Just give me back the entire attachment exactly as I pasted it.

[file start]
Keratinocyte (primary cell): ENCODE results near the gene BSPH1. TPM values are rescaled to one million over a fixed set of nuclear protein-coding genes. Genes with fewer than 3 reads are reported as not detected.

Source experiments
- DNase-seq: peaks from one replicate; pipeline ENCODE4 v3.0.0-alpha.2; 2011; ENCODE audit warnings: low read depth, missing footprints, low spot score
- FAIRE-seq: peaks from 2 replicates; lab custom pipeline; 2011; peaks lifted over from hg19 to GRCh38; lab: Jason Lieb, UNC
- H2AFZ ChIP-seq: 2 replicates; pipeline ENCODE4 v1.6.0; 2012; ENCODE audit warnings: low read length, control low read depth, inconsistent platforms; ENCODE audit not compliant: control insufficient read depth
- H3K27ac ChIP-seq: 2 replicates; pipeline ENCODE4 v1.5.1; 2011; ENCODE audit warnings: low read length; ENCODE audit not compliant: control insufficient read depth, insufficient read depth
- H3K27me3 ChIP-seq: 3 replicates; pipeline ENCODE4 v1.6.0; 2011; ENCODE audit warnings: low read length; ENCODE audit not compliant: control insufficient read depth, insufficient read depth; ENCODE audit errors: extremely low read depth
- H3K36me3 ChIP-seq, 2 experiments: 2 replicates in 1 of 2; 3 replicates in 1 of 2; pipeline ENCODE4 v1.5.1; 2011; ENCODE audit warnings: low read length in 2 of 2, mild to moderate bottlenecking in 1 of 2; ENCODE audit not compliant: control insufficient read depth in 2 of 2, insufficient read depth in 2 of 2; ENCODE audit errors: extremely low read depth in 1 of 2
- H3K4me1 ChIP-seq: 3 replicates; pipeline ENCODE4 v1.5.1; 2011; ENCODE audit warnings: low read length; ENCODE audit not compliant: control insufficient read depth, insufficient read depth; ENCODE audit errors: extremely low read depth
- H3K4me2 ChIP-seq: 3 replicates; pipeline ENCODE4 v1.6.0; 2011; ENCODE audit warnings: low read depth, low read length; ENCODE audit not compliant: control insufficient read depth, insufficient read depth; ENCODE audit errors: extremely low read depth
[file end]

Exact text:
Keratinocyte (primary cell): ENCODE results near the gene BSPH1. TPM values are rescaled to one million over a fixed set of nuclear protein-coding genes. Genes with fewer than 3 reads are reported as not detected.

Source experiments
- DNase-seq: peaks from one replicate; pipeline ENCODE4 v3.0.0-alpha.2; 2011; ENCODE audit warnings: low read depth, missing footprints, low spot score
- FAIRE-seq: peaks from 2 replicates; lab custom pipeline; 2011; peaks lifted over from hg19 to GRCh38; lab: Jason Lieb, UNC
- H2AFZ ChIP-seq: 2 replicates; pipeline ENCODE4 v1.6.0; 2012; ENCODE audit warnings: low read length, control low read depth, inconsistent platforms; ENCODE audit not compliant: control insufficient read depth
- H3K27ac ChIP-seq: 2 replicates; pipeline ENCODE4 v1.5.1; 2011; ENCODE audit warnings: low read length; ENCODE audit not compliant: control insufficient read depth, insufficient read depth
- H3K27me3 ChIP-seq: 3 replicates; pipeline ENCODE4 v1.6.0; 2011; ENCODE audit warnings: low read length; ENCODE audit not compliant: control insufficient read depth, insufficient read depth; ENCODE audit errors: extremely low read depth
- H3K36me3 ChIP-seq, 2 experiments: 2 replicates in 1 of 2; 3 replicates in 1 of 2; pipeline ENCODE4 v1.5.1; 2011; ENCODE audit warnings: low read length in 2 of 2, mild to moderate bottlenecking in 1 of 2; ENCODE audit not compliant: control insufficient read depth in 2 of 2, insufficient read depth in 2 of 2; ENCODE audit errors: extremely low read depth in 1 of 2
- H3K4me1 ChIP-seq: 3 replicates; pipeline ENCODE4 v1.5.1; 2011; ENCODE audit warnings: low read length; ENCODE audit not compliant: control insufficient read depth, insufficient read depth; ENCODE audit errors: extremely low read depth
- H3K4me2 ChIP-seq: 3 replicates; pipeline ENCODE4 v1.6.0; 2011; ENCODE audit warnings: low read depth, low read length; ENCODE audit not compliant: control insufficient read depth, insufficient read depth; ENCODE audit errors: extremely low read depth